How are you feeling about this?

Her Facebook status reveals that in eight weeks she will be back in the USA. I don’t facebook like

It’s been a weird exercise in self awareness since my daughter popped back home. It was quickly obvious that she had returned too early. Emotionally she was connected to her new found independence and fledging sense of adulthood –

– and her girlfriend.

In the five months she was away there had been admissions of attraction and the worrying thought that she might be bisexual.

“Is that ok, mum?”

I had suggested that rather than focusing on labeling or categorizing herself at this juncture, she simply enjoyed whatever connections, meaningful or otherwise, came along.

It was easy to be sage from a distance. We joked about the preponderance of out and proud lesbians working at the camp,

“Did you know it was some kind of Sapphic haven before you arrived?”

She went out with a couple of girls to a play and realized belatedly that she was actually the third wheel on a date. Awkward.

There was some counter moments of flirtation with boys but I’m not sure if more was made of those to simply humour me.

I knew it was serious when she messaged me days before her return flight saying that leaving was too hard. She arrived back and in the flurry of reunion and jetlag I was able to ignore the lovebite on her neck and the misery in her eyes.

Her friends, a generation of Gen Y’s who view gay marriage as inevitable, were casually happy for her. Family members, eager to reassure her of their support and tolerance met for coffee. Her father just wanted her to be happy.

But the two people whose approbation and understanding meant more to her than anyone else were struggling. My older daughter didn’t want to know anything at first. She was suspicious of the motives of the older fully signed up American lesbian that had clearly manipulated her sister.

And me? Well I didn’t know how I felt. I was so happy to have her back home but aware she was there in body only. Her spirit was 9146.5 nautical miles away. She kept asking me to tell her what I was thinking. She accused me of behaving passively aggressively and finally of being homophobic.

I spent weeks walking around in metaphoric circles questioning my moral centre and beliefs. I didn’t think I was homophobic, I mean, I’d had gay male friends for as long as I could remember. Maybe I had an issue with gay women though?   Was it possible I had latently bought into the short haired, Birkenstock wearing angry lesbian stereotype – Frankie from Prisoner Frankie     meets Samantha Ronson – and didn’t want that for my Adele meets Lana del Rey        daughter? Maybe.

I thought about all the things I wished for her which, if I’m honest, were really extensions of things I wished for myself. Given the fractured nature of my childhood and seemingly endless implosion of the family, I guess I’d pictured the successful nuclear version played out in my own daughter’s lives. I despised my banality.

Eventually I told her that there was never a point when I cradled her in my arms as a newborn and looked into those dark blue eyes, that I hoped she’d eventually become a honking great dyke. She laughed.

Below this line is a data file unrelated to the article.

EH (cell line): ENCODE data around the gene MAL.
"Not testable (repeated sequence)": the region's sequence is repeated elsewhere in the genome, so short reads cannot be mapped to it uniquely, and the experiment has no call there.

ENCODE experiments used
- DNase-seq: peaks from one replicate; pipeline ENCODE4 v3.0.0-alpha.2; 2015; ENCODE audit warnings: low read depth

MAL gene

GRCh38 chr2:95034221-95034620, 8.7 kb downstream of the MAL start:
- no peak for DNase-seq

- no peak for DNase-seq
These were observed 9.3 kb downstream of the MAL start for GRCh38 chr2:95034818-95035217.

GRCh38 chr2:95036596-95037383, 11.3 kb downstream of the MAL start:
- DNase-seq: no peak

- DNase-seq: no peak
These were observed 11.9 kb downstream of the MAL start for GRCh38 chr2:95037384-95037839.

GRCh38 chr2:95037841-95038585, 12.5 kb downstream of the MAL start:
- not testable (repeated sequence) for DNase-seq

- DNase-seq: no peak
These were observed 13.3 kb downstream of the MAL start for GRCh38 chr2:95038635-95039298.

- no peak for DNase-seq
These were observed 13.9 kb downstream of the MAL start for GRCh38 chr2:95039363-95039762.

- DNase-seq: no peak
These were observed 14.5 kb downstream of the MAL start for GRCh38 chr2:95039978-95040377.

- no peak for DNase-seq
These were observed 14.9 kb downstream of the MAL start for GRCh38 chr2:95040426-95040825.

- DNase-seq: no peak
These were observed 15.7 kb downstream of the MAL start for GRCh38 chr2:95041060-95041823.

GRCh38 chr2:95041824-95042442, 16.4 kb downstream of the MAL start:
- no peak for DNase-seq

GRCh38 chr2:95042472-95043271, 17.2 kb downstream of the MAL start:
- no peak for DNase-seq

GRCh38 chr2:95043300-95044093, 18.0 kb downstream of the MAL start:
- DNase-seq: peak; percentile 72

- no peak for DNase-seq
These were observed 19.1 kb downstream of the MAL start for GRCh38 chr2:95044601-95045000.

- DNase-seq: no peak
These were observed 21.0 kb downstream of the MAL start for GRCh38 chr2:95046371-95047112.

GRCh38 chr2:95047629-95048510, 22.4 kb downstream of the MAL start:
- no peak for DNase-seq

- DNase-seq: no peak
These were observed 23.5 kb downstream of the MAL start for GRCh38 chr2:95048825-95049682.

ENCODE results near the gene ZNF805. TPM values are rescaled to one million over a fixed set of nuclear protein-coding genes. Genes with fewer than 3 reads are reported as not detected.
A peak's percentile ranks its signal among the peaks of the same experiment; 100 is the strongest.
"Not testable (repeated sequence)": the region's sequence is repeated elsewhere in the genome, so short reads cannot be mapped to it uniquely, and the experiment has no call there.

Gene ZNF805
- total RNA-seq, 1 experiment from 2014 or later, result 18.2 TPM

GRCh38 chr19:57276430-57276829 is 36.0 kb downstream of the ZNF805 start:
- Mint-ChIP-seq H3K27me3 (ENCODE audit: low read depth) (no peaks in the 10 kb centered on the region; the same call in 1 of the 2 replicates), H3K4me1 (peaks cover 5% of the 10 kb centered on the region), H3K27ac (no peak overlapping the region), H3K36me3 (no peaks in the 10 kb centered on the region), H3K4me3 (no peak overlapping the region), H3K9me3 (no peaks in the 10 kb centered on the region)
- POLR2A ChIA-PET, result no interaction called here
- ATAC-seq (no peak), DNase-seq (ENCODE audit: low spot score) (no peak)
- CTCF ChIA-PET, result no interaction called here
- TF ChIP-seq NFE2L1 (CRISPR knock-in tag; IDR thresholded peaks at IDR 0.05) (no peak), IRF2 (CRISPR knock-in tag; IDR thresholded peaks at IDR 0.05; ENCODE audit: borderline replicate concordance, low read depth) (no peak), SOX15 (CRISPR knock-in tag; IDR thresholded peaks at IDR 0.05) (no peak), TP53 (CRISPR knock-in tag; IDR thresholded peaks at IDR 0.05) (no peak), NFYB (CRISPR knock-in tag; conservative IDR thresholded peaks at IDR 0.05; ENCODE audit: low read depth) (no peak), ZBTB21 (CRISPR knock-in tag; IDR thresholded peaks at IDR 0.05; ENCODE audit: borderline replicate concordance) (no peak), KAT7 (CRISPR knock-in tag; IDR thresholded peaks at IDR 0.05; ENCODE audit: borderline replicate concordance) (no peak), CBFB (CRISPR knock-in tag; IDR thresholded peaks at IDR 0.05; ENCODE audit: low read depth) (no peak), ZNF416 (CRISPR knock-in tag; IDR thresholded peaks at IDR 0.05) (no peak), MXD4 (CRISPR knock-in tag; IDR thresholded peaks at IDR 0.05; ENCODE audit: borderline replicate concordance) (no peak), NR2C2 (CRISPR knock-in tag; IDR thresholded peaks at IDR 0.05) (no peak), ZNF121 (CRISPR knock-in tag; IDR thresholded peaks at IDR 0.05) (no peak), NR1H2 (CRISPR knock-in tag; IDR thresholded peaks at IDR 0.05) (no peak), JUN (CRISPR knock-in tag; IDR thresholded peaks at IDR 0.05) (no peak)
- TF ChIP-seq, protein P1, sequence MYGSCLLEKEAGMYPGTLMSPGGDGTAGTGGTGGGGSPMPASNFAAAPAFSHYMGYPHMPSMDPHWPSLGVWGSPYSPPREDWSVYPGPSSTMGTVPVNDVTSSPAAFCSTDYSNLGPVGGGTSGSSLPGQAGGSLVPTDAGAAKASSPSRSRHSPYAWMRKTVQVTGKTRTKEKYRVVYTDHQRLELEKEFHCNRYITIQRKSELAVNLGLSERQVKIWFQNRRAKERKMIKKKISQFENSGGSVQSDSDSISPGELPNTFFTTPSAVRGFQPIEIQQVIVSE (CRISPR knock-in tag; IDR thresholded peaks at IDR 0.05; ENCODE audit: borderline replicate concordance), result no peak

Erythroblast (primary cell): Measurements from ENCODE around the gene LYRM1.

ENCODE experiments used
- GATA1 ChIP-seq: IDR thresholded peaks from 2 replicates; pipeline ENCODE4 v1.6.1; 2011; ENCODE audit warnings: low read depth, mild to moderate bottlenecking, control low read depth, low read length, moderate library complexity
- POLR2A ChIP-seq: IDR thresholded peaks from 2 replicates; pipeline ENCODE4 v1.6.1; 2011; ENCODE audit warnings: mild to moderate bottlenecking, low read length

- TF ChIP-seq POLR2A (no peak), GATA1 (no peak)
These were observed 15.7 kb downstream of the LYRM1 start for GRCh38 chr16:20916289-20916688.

As the weeks went by I was able to flesh out the shadowy outline of my daughters girlfriend through recounted text messages and Skype conversations. Unsurprisingly she emerged as funny, sensitive and intelligent. Their friendship bond was clearly strong and while I quietly suspected the seven year age difference would eventually prove an issue, I no longer questioned her sphere of influence. After all, who wouldn’t adore my amazing child?

Notoriously camera shy, the few photos I have seen of her reveal a tousle haired and fresh faced young woman with no obvious facial piercings… Photos of the two of them just show two happy chicks with laughter crinkled eyes

I have always maintained that the greatest gift modern parents can bestow on their children is the concept of tolerance – racial, religious and sexual. While my borderline misanthropic intolerance of moronic people is widely understood (NRA, Neo Nazi’s, Christian Democratic party, My Family stickers  my family stickers…oh sorry, that’s another blog), I have striven to propagate a broader worldview for my children, which has made the past couple of months a personally testing time.

There has been an undeniable shift in the mother daughter relationship and while I imagine this to be a perfectly normal cleaving away from the maternal bond, it is nevertheless a wrench.

I’m sure, however, with the benefit of time and my certainty of her decision, I will become her most vocal advocate – I already adore Ellen and Jane Lynch is one of my favourite comic actresses (next to Tina Fey, who I would probably stalk Tina fey  ) – don’t ask me about Mardi Gras yet though…

…too soon.

About Learning the hard way

Jane is of the belief that her life's purpose may well be to serve as a warning to others. She is unsure as to why she speaks in the third person...
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4 Responses to How are you feeling about this?

  1. Angeline says:

    Thank you for your honesty. It is amazing how we can think we are OK with something and then be really surprised when faced with it for real. Your response was very human, we only want what is best for our kids, but how do we know what is best?


    • Learning the hard way says:

      I appreciate the feed back, Angeline. It’s certainly been an interesting phase in the parenting journey! Thank you for reading 😉


  2. Charles says:

    Good work Janey.
    Prisoner reference had me in stitches.
    The first of many on mother daughter bonds no doubt


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